The area was near the end of a runway used by B-17s for takeoffs. The planes flew over the tents at about 100 feet blowing dirt everywhere and the noise from the engines as they flew over was unbelievable. At night, they heard the sounds of planes flying over the airfield which turned out to be Japanese reconnaissance planes. In addition, the khaki uniforms they had been issued also turned out to be a heavy material which made them uncomfortable to wear in the tropical heat. 

The day started at 5:15 with reveille and anyone who washed near a faucet with running water was considered lucky. At 6:00 A.M. they ate breakfast followed by work – on their on the tanks and other equipment – from 7:00 A.M. to 11:30 A.M. Lunch was from 11:30 A.M. to 1:30 P.M. when the soldiers returned to work until 2:30 P.M. The shorter afternoon work period was based on the belief that it was too hot to work in the climate. The term “recreation in the motor pool” meant they actually worked until 4:30 in the afternoon.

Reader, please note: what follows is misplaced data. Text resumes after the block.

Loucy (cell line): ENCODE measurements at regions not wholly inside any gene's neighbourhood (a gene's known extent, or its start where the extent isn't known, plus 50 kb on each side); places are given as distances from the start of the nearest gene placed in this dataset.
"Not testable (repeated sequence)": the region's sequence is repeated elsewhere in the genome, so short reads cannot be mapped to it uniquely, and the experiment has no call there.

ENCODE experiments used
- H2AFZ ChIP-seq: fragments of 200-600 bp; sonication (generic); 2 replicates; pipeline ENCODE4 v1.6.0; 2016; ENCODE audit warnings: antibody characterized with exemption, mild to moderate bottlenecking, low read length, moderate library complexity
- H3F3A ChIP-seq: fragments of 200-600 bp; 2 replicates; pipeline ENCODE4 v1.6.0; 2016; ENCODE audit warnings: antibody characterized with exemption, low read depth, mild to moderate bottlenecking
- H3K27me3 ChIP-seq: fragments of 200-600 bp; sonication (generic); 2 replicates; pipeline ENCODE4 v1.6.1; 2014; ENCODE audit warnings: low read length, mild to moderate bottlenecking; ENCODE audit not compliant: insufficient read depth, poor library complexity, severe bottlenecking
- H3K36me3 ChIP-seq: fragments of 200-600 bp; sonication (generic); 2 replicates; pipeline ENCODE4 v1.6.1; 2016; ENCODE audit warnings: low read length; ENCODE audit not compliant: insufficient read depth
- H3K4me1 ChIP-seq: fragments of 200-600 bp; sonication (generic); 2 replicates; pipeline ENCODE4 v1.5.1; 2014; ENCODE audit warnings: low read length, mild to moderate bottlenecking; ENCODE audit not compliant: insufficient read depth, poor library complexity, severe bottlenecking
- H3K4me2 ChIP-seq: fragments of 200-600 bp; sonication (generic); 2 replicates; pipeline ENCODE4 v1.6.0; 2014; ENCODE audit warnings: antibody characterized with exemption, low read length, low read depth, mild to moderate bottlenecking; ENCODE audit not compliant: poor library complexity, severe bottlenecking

For recreation, the soldiers spent their free time bowling or going to the movies on the base. They also played horseshoes, softball, badminton, or threw footballs around during their free time. On Wednesday afternoons, they went swimming. Men were given the opportunity to be allowed to go to Manila in small groups. 

At Ft. Stotsenburg, the soldiers were expected to wear their dress uniforms. Since working on the tanks was a dirty job, the battalion members wore coveralls to do the work on the tanks. The 192nd followed the example of the 194th Tank Battalion and wore coveralls in their barracks area to do work on their tanks, but if the soldiers left the battalion’s area, they wore dress uniforms everywhere; including going to the PX.

Ten days before the attack on Pearl Harbor, the reconnaissance pilots reported that Japanese transports were milling around in a large circle in the China Sea. On Monday, December 1, the tanks were ordered to the perimeter of Clark Field to guard against paratroopers. The 194th Tank Battalion guarded the northern portion of the airfield and the 192nd guarded the southern portion. At all times, two members of each tank and half-track remained with their vehicles. Meals were served to the tankers from food trucks.